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  1. 1. EXECUTIVE SUMMARY IT WORKFORCE CAPABILITY ASSESSMENT (2006) Executive Summary Information Technology (IT) Workforce Capability Assessment (2006) For the Federal IT Workforce Purpose The Federal Chief Information Officers Council (CIOC), in partnership with the Office of Personnel Management’s (OPM) Human Capital Leadership and Merit Systems Accountability Division, has designed, developed, implemented, and supported a capability assessment focused on the Information Technology (IT) workforce. The IT Workforce Capability Assessment provides an agency with a method of gathering valuable workforce planning data and satisfies a number of regulatory requirements specific to the IT workforce, including the Clinger-Cohen Act and the E-Gov Act (Section 209). Additionally, the Assessment helps federal agencies address broader guidelines, requirements and mandates related to the strategic management of human capital under the President’s Management Agenda (PMA), OPM guidelines on human capital management (the Human Capital Assessment and Accountability Framework, or HCAAF), and Government Accountability Office (GAO) guidance and reports on strategic human capital management. Background The IT Workforce Capability Assessment has two distinct but complementary parts. One part is the IT Workforce Capability Assessment Survey that captures the “supply” of IT workforce capabilities, including agency proficiency in a set of IT-related competencies and skills; percentage of the workforce possessing certain IT-related certification areas; amount of time spent on selected specialized job activities; and a demographic profile of the IT workforce. The IT Workforce Capability Assessment Survey was administered to federal civilian employees occupying IT and IT-related positions. The second part is the Capability Planning and Analysis Tool (CPAT) that helps federal agencies identify a “demand” model of capabilities needed to support their IT mission. This demand model consists of a framework for each specialized job activity that outlines the competencies, skills, and certifications central to each specialized job activity, and assigns proficiency targets. Subject matter experts representing many federal agencies helped develop these frameworks first produced in 2005. Since the demand models have remained unchanged from 2005, some comparisons can be made with the gaps identified in 2005 and 2007. This Executive Summary provides a high-level view of the results of the 2006 Survey and subsequent gap analysis conducted in 2007. A detailed report, “Federal IT Workforce 1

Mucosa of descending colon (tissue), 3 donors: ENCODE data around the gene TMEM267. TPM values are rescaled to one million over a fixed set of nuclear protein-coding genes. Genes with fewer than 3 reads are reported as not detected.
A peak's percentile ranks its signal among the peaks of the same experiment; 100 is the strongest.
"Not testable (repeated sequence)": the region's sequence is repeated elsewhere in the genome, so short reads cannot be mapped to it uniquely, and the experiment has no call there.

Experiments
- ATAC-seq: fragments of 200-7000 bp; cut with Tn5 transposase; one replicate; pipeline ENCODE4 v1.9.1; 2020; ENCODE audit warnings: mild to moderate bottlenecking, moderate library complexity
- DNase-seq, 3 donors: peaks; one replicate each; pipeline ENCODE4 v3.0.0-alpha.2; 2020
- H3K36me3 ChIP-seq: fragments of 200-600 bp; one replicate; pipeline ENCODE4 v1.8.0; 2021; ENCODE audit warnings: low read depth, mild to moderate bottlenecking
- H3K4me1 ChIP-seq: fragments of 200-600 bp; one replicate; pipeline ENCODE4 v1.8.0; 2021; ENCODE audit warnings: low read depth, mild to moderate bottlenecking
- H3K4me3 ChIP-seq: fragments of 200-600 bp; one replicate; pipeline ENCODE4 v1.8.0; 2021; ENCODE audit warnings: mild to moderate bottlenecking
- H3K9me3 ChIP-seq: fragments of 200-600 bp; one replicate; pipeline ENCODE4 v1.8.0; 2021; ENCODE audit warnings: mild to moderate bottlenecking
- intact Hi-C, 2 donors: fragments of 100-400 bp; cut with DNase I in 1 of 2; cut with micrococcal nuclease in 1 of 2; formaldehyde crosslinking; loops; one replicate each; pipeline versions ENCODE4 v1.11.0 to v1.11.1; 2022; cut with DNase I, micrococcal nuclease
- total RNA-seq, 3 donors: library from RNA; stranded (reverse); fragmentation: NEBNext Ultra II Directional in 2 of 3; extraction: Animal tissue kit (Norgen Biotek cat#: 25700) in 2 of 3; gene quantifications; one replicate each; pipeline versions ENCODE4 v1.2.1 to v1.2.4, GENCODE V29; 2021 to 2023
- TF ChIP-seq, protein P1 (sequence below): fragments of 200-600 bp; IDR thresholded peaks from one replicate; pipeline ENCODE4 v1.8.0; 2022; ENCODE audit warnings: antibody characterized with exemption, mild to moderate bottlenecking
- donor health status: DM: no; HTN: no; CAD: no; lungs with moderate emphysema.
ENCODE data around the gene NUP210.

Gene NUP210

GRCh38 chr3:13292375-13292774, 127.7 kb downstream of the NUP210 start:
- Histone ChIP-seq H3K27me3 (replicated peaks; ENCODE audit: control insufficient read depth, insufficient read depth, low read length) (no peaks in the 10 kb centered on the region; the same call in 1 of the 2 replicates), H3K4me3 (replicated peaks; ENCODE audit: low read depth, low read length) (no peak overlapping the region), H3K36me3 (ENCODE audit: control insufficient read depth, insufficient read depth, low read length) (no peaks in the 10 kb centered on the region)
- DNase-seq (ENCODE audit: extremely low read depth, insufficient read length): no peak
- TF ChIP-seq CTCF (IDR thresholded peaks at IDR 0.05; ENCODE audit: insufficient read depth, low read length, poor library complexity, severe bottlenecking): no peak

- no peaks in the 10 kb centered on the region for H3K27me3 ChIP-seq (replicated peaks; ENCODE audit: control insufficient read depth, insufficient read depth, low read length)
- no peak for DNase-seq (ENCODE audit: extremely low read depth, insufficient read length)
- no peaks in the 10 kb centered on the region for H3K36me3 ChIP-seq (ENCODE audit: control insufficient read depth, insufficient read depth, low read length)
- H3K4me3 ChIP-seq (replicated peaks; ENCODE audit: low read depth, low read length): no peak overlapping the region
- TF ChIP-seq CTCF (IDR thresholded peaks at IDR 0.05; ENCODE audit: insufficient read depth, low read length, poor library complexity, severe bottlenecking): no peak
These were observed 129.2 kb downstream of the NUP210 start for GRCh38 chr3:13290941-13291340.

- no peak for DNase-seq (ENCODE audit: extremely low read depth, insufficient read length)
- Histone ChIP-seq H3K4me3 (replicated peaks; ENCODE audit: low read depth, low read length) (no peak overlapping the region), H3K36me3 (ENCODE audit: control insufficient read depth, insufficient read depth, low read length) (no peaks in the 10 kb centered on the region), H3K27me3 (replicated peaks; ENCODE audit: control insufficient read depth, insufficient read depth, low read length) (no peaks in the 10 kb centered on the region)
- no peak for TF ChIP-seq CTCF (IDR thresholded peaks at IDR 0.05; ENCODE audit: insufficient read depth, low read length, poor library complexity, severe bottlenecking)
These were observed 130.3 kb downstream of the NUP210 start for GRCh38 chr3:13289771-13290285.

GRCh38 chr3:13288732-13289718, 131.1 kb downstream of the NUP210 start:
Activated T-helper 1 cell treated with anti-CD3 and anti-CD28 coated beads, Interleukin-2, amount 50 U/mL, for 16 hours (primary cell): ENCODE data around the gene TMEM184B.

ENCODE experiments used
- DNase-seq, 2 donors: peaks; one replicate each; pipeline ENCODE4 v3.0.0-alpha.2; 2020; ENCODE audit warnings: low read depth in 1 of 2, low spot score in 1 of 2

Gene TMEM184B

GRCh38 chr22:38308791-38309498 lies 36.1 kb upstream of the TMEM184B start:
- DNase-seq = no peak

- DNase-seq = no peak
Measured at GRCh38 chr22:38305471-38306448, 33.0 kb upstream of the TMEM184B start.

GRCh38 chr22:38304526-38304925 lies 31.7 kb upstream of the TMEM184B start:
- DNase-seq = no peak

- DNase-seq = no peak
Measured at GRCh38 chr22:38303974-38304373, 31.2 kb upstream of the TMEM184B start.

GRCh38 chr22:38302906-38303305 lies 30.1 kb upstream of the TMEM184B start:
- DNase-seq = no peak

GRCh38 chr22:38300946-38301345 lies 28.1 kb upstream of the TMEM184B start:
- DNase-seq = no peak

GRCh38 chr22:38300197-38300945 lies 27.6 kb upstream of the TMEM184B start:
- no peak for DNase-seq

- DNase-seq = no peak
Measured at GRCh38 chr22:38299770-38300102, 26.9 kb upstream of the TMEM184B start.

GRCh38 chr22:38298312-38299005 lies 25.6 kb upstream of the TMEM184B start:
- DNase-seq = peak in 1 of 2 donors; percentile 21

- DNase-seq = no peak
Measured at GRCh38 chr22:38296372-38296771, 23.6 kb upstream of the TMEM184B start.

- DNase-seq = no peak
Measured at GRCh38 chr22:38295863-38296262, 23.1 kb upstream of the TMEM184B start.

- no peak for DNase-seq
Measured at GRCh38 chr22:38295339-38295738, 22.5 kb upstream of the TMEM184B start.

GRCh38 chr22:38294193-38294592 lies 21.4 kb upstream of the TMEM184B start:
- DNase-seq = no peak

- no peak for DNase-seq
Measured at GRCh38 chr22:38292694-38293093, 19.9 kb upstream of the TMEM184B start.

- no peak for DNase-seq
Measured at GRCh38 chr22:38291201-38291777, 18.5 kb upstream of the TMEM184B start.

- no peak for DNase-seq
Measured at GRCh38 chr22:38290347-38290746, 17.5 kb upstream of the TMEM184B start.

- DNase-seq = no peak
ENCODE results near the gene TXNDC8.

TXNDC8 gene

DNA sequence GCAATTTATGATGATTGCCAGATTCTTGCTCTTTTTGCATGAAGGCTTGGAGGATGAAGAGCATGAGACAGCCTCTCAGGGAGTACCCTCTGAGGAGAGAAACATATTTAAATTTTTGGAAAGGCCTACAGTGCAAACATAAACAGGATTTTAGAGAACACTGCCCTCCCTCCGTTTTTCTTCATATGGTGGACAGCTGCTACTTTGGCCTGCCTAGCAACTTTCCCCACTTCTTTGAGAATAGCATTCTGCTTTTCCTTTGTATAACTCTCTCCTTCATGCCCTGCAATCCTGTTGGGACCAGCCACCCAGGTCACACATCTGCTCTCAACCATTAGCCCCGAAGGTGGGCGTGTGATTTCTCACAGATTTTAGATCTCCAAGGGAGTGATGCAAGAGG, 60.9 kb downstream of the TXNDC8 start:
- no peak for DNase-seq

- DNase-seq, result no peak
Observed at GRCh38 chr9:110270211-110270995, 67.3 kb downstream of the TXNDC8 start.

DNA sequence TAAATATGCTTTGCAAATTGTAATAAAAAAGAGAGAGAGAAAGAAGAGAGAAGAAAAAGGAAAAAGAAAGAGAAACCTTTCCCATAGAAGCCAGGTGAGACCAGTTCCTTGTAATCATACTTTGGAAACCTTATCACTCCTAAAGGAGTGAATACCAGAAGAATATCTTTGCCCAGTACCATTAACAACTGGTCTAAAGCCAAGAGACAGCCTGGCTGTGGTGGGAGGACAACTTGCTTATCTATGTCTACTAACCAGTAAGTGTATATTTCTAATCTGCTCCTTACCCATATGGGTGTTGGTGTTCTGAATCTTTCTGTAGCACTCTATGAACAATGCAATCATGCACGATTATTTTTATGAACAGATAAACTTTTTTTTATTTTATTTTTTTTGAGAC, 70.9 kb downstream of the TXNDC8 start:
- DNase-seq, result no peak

2. 2. EXECUTIVE SUMMARY IT WORKFORCE CAPABLITY ASSESSMENT (2006) Survey (2006) Data Analysis Report: Information for Human Capital Planning”, is available along with individual gap analysis reports on each of the nineteen specialized job activities. Methodology The IT Workforce Capability Assessment Survey was administered between September 20, 2006 and November 15, 2006, with an extension for a limited population to satisfy particular agency issues. The 2006 Survey was based upon the survey previously administered in 2004, with only minor changes to content. Participants were notified to take the survey by the designated point of contact from their respective agency. Once notified that the survey period had commenced, respondents visited the survey website, selected and submitted the most appropriate answers to questions organized in five major parts: Demographics, Specialized Job Activities, Competencies, Skills, and Certification areas. As the survey was voluntary, the sample of responses collected was self-selecting, not random. In addition, the survey was anonymous. Key Results Response Rate The total number of responses at the aggregate federal level, along with the estimated federal IT workforce population and response rate, is provided in the table below. Targeted Federal IT Number of Overall Survey Response Population Size Responses Rate 79,527 31,759 40% Demographics Based on the frequency of responses to the demographic survey questions, a profile of the “typical” IT worker emerges. This profile represents the most frequent number of responses for each pertinent demographic question. The “Typical” IT Worker most often… …is between 51 and 55 years of age …is a GS-12 or equivalent …has over 21 years of Federal Government experience …has little to no private sector experience …is eligible to retire and is likely to retire in the next 11 to 20 years …holds a Bachelor’s Degree (67.5%) 2